One of the last ten nights of the month of Ramzan is called lail at-Qadr. The word lail or laila means night and qadr means originally measuring. Thus, lail at-qadr is translated as meaning the night of grandeur or night of majesty. In the Koran, it is spoken of in two places. In chapter 97, it is mentioned thrice as lail at-qadr: “Surely, We revealed it on lail at-qadr. And what will make thee comprehend what lail at-qadr is? Lail at-qadr is better than a thousand months. The angels and the souls descend in it by the permission of their Lord for every commandment (amr). Peace! it is till the break of the morning.” Here this night is spoken as the night in which the Koran was revealed, and it is further stated that it is the night on which angels and souls descend. It is also mentioned in another place in the Koran (44:2-5), where it is called laila mubaraka: “Consider the Book that makes manifest (the truth): We revealed it on a blessed night – surely We are ever warning – therein every wise commandment (amr) is made distinct, a command (amr) from Us.”
It will be seen that, in both place, the Koran is spoken of as having been revealed on this night, and elsewhere (2:186), it is stated that the Koran was revealed in the month of Ramzan, which indicates that this night occurs in the month of Ramzan. The revelation of the Koran on this night means that its revelation began on that night; in other words, the first revelation came to the Prophet on this night. It is called the night of measure because on it was laid the basis of a new revelation to the world, which contains every commandment (amr) full of wisdom and knowledge; for the same reason, it is called a blessed night or the grand night. The lail at-qadr is therefore as it were, the anniversary of the revelation of the Koran.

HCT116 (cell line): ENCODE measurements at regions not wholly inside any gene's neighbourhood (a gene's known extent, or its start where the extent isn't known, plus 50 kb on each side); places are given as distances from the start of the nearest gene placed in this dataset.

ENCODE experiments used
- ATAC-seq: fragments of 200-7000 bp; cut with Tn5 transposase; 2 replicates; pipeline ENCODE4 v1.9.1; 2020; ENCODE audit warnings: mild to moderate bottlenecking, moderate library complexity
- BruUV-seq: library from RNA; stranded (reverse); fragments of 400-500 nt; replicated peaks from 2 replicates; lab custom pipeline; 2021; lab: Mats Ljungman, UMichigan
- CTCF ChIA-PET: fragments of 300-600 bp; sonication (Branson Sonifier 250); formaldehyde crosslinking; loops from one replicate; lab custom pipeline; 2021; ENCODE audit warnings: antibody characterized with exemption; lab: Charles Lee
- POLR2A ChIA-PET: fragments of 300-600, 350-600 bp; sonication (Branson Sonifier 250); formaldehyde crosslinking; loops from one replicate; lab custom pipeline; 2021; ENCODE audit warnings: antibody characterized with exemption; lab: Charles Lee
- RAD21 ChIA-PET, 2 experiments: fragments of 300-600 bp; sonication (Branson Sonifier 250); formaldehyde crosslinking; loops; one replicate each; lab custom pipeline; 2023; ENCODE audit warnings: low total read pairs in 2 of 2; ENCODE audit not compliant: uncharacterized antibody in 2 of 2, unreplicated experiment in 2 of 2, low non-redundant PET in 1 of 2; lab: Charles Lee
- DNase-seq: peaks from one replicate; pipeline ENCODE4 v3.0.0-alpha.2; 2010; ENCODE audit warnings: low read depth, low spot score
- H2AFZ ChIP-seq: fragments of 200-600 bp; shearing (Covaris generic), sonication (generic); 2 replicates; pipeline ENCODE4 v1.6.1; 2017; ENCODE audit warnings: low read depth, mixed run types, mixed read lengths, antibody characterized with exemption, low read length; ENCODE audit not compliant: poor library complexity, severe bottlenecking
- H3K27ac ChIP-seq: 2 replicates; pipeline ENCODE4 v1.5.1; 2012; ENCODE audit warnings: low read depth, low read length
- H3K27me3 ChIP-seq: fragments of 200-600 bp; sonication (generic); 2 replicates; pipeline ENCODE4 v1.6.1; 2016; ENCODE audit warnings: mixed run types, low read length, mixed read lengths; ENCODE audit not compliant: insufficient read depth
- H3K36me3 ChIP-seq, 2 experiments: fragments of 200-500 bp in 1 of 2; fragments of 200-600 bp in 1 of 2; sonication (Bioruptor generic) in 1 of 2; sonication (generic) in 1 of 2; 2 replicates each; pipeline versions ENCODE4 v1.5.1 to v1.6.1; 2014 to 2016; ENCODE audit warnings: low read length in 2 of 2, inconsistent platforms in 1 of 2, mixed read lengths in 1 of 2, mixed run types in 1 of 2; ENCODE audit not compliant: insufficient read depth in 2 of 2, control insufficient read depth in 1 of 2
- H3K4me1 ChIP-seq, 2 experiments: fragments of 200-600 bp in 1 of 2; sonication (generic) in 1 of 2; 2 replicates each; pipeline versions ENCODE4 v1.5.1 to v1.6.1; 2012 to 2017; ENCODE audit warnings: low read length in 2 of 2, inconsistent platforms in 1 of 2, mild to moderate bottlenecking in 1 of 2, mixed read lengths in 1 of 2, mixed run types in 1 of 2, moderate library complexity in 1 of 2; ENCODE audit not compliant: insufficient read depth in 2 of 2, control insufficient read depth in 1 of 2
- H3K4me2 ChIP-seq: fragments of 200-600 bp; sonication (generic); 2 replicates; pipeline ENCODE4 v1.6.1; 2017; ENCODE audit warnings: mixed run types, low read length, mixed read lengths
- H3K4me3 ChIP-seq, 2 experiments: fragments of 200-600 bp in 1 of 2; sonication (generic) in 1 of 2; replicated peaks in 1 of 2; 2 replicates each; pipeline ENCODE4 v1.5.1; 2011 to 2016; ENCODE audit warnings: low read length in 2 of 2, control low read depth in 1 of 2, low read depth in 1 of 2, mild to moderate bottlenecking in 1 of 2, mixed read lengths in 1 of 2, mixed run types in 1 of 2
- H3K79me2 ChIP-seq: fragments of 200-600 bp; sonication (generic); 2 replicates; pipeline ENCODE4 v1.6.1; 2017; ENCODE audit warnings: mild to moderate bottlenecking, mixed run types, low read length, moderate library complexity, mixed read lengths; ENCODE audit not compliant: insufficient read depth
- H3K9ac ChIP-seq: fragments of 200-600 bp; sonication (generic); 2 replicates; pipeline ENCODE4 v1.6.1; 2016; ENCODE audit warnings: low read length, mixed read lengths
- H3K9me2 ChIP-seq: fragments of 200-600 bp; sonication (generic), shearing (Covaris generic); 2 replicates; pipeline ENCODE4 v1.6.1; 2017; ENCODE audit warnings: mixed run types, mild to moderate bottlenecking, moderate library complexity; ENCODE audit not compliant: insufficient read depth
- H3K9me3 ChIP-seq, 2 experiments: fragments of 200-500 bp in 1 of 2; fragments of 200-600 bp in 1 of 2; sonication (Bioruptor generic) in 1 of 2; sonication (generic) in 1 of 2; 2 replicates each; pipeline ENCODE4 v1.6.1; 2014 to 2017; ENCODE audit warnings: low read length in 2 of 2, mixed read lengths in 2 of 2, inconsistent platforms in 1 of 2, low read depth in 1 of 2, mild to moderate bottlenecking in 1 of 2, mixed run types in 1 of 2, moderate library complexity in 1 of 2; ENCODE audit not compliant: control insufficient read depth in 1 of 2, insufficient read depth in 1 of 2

There are various hadith showing that the Muslims should look for this night in the last ten nights of Ramzan, or in the last seven nights. Another tradition relates that it is the 23rd, 25th, 27th or 29th night of Ramzan.
In a tradition related by Tabarsi (2:121) on the authority of Abuzar Ghafari and also on the authority of Imam Jafar Sadik, who transmitted it from his fathers, we are told that the Prophet said, “The scrolls (suhuf) of Abraham were sent on the 3rd night of Ramzan. The Torah of Moses was revealed on the 6th night of Ramzan. The Gospel (Injil) of Jesus was sent down on the 13th night of Ramzan. The Psalms (Zabur) of David were revealed on the 18th of Ramzan. The Furqan (Koran) was sent down on the 23rd night of the month of Ramzan.”
Imam Muhammad al-Bakir said, “The sign of lail at-qadr is that the wind would be pleasant. If it is cold, the wind makes it warm. If it is warm, the wind makes its cold” (al-Kafi, 4:160). According to Daim al- Islam, 1:350), Imam Muhammad al-Bakir relates that a man of the tribe of Juhayna came to the Prophet and said, “O Apostle of God! I am the owner of camels and sheep and slaves. I would love to be directed by you as to a night in the month of Ramzan, wherein I would devote myself to prayer.” So, the Apostle of God called him near and whispered in his ear. Now, when it was the night of 23rd of Ramzan, the Juhayni came with his family and sons, his slaves, camels and his sheep and stayed that night in Medina. The next morning he returned to his native place with those with whom he had come.
According to Daim al-Islam (1:351), the Prophet used to fold up his bedding and tightened his waistband during the last ten nights of Ramzan. He used to wake up his family on the night of the 23rd and sprinkle water on the faces of those that slept. Fatima would never allow any of her family to sleep during that night. She used to give them little food (during the iftar) and would prepare for the night throughout the day. She used to say, “Luckless is the man who has been denied the blessings of this night.”
The above point regarding the actual night of lail at-qadr is mere a physical discussion, but it should be borne in mind that lail at-qadr is a spiritual experience, not physical of the Prophet. It is also an error to think that it can be beheld as a physical experience, or that any physical change is witnessed on that night. It is absolutely spiritual experience of the man who exerts himself not only in the month of Ramzan but on every night of the year to seek nearness to the Divine Being through zikr.